For a few days in May, Canadians engaged in a desultory debate about the dole, which can be defined as the portion of an Employment Insurance cheque that exceeds a worker's own premiums. Financed either by other workers, by employers or by the state itself, the dole is a straightforward welfare program.
The Conservative government has introduced rule changes that could te nd, over time, to induce people on the dole to work more – a laudable objective. Predictably, the opposition parties dissented – implicitly championing a dole that does not induce more work. Here the government and the opposition appeared to square off about the merits of the dole as social policy. In fact, they squared off on the industriousness of the country.
You can track government programs by economic cost and consequence. You can also track them by moral cost and consequence. The latter was once the more important of these considerations. In the 19th century and well into the 20th century, the New World embodied the word "industry" – meaning not a category of commerce but a virtue of hard-working people.
This moral perspective on the worth of work had practical consequences. Writing in the 1830s, Francis Grund, a German observer of the U.S. economy, could pen this comment: "No country in the world has such a small number of persons supported at the public expense." Mr. Grund erred only in ignoring pre-Confederation Canada – which shared the virtuous American obsession with work.
This brings us full circle to noted U.S. political scientist Charles Murray, the Harvard- and MIT-educated scholar whose most recent book, Coming Apart, argues that a U.S. economic, political and cultural renaissance awaits a revival of American "founding principles" – foremost among them, industriousness. "If just one American virtue may be said to be definitive," he says, "industriousness is probably it."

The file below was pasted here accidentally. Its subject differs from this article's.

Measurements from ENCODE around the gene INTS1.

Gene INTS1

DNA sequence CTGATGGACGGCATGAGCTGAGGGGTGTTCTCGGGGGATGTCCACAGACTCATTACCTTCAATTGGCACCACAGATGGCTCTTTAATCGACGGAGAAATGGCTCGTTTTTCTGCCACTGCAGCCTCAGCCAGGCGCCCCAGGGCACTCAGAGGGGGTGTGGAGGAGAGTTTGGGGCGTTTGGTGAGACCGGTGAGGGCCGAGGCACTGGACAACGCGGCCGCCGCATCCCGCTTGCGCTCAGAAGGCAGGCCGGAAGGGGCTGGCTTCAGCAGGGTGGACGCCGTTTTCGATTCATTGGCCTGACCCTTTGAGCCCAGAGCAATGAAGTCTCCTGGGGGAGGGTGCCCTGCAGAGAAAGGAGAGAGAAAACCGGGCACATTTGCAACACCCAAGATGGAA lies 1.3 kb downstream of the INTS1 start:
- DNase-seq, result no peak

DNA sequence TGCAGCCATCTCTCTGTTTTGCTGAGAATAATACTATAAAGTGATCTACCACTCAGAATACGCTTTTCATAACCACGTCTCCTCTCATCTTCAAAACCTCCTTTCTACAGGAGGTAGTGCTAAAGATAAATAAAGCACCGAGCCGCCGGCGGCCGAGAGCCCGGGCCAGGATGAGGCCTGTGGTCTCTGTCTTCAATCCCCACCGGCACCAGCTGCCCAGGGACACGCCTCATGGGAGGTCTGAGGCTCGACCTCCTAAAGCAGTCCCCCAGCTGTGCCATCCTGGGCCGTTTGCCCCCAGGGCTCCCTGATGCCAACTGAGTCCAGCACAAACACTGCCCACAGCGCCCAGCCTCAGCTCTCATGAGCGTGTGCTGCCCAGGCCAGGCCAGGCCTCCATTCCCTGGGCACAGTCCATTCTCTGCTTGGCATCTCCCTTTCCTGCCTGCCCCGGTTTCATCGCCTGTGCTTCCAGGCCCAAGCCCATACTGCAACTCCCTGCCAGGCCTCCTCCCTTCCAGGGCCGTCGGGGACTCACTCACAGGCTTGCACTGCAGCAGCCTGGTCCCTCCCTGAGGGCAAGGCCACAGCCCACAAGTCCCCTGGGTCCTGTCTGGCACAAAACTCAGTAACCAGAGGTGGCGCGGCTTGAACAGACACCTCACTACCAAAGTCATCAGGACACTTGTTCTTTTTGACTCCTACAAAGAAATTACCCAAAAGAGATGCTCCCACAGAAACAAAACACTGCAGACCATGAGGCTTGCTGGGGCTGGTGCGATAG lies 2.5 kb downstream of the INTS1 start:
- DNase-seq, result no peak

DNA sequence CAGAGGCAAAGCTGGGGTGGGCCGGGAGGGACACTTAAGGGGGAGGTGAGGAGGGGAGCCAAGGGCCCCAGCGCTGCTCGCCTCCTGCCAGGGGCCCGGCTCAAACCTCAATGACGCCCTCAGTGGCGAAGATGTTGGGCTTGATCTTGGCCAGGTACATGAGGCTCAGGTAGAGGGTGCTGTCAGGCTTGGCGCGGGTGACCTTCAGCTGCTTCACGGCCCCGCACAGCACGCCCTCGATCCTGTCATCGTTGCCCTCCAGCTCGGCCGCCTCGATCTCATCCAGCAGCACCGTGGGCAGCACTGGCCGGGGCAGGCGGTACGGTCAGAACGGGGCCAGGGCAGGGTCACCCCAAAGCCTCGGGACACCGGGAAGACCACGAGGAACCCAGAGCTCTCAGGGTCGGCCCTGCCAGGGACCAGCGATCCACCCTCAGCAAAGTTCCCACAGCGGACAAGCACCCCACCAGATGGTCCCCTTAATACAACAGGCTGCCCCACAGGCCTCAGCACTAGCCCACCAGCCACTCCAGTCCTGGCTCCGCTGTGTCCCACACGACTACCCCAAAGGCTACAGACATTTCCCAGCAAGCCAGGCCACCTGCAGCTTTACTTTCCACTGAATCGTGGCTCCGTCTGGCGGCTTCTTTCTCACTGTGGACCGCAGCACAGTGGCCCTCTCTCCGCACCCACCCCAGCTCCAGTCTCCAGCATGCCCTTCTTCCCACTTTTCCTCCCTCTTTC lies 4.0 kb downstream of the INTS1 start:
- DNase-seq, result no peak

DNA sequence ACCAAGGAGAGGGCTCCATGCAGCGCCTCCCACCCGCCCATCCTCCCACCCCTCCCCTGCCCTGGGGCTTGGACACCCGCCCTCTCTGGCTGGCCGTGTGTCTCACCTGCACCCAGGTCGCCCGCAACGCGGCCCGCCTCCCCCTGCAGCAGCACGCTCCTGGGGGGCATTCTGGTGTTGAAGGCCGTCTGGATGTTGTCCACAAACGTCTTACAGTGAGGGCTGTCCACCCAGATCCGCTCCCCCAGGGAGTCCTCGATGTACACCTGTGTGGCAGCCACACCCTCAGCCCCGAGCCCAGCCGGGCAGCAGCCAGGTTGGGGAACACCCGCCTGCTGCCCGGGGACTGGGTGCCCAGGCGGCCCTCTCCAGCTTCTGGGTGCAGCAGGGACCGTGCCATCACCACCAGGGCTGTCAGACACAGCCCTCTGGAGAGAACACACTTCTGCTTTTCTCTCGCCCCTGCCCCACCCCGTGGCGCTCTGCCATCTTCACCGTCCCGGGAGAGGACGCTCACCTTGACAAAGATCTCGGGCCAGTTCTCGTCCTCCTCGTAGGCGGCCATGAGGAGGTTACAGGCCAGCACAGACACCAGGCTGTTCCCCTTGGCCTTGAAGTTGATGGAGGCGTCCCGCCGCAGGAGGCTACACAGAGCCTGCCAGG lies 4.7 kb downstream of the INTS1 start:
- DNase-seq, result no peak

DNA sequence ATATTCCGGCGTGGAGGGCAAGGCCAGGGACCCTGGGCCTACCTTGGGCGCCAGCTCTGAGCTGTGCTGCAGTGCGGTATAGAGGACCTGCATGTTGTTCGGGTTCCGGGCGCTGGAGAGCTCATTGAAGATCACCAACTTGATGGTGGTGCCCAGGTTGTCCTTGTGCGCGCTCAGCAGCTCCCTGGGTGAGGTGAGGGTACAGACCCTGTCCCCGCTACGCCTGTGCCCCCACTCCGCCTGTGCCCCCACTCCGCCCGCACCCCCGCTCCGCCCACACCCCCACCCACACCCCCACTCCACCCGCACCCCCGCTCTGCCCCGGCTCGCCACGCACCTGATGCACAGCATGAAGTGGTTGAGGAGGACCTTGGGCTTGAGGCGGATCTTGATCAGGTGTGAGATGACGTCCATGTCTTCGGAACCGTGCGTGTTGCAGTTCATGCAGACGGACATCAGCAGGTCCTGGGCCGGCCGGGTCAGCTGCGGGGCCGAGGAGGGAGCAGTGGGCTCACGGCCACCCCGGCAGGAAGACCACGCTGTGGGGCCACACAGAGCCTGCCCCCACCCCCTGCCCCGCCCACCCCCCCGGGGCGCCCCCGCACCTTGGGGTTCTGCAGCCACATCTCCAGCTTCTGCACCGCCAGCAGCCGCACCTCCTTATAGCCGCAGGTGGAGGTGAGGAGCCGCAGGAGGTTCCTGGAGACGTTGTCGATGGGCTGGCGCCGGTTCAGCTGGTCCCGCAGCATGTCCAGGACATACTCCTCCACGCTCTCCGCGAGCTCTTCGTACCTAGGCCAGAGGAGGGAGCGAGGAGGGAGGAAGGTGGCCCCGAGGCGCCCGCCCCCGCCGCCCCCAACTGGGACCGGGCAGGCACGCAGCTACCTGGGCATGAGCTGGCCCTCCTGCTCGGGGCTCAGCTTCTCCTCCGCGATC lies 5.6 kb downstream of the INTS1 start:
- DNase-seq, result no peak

Coming Apart abounds with statistical analysis of the erosion of these founding principles, most particularly since the early 1960s when traditional values, in what once amounted to a civil religion, began a prolonged period of disintegration. In encyclopedic detail, Mr. Murray documents the U.S. decline in industry – creating a country that tolerates, abets and rewards different kinds of idleness.
He assumes that the modern welfare state will collapse within the next decade or so. It will do so primarily, he says, because it can be sustained only by successively higher debt. However, it will also do so because the 20th century swap of economic freedom for economic security will ultimately prove illusory. "Separated from the moral discipline of work, he writes, people "cannot lead satisfying lives."
By his analysis, the impossible economics of the welfare state will soon become apparent to everyone. "Most Americans have enough income now," Mr. Murray asserts, "that the entire welfare state could be dismantled tomorrow and people would be fine."
In the richest economy on Earth, governments distribute $2-trillion (U.S.) in transfer payments to people who, for the most part, don't need the help. Poverty once meant not having food to eat. Now, it means having less – in some cases, a little less – than people who are relatively well off.
By U.S. Census Bureau measurement, poverty soared in the country in 2009 and 2010 (to 43.6 million people). But the Census Bureau assumes, perversely, that higher social welfare spending payments document the need for higher spending – that the extension of the dole proved the need for it. In this sense, stimulus programs pulled many people into poverty. (The U.S. poverty line is family income of $22,000 a year – not counting food stamps or tax credits.)
Mr. Murray advocates a return to the old-fashioned notion of "seemliness" as a way to measure society's comfort level with excess. He makes a good point. Unseemliness is not an ideological abstraction. It expresses a people's common sense. For Mr. Murray, unseemliness is television producer Aaron Spelling's decision to build a house of 56,500 square feet and 123 rooms, the misogyny of rock and rap music, the common use in public conversation of four-letter words, the "hooker look" in fashion, and the ubiquitous tattoos of the American proletariat, all of which, he argues, document the hollowed-out soul of the cultural and political elite.
If so, the dole – the deeply entrenched practice of paying people not to work – is perhaps the most definitive unseemliness of them all.